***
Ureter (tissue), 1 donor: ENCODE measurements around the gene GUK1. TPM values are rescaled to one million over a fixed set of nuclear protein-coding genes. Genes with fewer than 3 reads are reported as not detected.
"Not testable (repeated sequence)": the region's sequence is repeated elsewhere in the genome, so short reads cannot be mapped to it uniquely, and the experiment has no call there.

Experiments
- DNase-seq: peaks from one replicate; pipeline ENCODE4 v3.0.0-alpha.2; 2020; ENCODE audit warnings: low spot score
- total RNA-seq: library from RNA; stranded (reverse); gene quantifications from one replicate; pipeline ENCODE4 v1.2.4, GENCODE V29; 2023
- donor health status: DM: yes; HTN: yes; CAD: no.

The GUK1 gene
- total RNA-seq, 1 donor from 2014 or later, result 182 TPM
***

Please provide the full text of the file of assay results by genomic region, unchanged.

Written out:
Ureter (tissue), 1 donor: ENCODE measurements around the gene GUK1. TPM values are rescaled to one million over a fixed set of nuclear protein-coding genes. Genes with fewer than 3 reads are reported as not detected.
"Not testable (repeated sequence)": the region's sequence is repeated elsewhere in the genome, so short reads cannot be mapped to it uniquely, and the experiment has no call there.

Experiments
- DNase-seq: peaks from one replicate; pipeline ENCODE4 v3.0.0-alpha.2; 2020; ENCODE audit warnings: low spot score
- total RNA-seq: library from RNA; stranded (reverse); gene quantifications from one replicate; pipeline ENCODE4 v1.2.4, GENCODE V29; 2023
- donor health status: DM: yes; HTN: yes; CAD: no.

The GUK1 gene
- total RNA-seq, 1 donor from 2014 or later, result 182 TPM